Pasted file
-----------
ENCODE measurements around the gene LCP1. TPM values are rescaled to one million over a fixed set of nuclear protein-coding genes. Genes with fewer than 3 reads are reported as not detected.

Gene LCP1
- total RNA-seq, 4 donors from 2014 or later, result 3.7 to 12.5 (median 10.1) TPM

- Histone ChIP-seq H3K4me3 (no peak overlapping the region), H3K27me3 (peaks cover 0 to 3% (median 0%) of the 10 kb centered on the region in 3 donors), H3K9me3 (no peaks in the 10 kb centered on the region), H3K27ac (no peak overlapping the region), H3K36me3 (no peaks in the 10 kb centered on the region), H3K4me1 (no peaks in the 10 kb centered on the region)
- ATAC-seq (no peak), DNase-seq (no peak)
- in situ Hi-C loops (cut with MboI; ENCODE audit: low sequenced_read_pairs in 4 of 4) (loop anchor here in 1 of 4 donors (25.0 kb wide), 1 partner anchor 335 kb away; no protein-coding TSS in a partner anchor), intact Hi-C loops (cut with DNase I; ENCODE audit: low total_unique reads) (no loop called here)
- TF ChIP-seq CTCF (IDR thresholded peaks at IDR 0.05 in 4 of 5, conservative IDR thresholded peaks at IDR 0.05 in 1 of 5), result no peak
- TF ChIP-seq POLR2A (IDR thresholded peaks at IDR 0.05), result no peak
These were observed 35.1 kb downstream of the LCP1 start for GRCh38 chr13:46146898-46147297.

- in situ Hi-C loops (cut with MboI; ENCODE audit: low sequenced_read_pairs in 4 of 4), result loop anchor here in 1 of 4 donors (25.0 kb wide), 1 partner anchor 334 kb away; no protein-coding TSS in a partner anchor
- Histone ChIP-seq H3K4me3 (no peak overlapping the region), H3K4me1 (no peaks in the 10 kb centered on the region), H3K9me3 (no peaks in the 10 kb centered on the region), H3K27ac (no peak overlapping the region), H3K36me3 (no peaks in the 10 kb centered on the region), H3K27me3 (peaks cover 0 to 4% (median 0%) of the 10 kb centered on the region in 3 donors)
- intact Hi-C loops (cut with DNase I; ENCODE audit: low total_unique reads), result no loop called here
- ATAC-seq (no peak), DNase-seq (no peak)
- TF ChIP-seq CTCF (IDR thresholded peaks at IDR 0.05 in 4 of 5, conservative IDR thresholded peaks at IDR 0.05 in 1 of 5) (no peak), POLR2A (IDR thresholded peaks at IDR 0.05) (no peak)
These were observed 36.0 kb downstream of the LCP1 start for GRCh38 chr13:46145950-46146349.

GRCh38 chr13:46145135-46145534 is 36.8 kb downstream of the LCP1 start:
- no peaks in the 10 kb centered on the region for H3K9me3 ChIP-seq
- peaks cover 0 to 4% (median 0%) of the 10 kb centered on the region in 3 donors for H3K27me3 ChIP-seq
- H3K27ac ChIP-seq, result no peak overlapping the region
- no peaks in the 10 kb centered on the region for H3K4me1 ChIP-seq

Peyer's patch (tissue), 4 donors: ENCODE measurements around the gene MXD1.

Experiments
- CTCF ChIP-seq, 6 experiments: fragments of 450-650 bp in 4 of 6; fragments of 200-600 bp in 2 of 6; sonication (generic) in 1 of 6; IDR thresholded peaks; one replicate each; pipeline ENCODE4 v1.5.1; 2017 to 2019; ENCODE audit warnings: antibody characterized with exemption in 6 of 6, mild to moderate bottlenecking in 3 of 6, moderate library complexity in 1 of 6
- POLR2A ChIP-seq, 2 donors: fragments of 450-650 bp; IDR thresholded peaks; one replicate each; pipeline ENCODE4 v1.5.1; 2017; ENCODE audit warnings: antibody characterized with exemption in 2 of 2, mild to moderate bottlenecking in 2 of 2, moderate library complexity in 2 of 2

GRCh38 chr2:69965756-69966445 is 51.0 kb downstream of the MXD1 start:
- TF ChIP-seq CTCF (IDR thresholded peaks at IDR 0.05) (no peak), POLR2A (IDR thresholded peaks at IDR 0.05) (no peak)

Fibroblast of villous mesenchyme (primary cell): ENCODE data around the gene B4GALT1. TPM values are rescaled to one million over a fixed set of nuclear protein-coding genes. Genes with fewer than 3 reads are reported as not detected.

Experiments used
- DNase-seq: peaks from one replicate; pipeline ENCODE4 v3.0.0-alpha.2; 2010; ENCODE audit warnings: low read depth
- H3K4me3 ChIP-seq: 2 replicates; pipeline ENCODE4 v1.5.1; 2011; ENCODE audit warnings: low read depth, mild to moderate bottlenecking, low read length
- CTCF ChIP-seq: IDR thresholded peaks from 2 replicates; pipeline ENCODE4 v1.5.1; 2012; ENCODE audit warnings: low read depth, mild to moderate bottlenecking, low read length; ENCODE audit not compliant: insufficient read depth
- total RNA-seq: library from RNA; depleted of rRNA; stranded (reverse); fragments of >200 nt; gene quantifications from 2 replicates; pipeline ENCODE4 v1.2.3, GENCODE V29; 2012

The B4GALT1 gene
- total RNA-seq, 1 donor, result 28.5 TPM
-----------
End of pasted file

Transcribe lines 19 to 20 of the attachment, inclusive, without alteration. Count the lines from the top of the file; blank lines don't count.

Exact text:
- H3K27ac ChIP-seq, result no peak overlapping the region
- no peaks in the 10 kb centered on the region for H3K4me1 ChIP-seq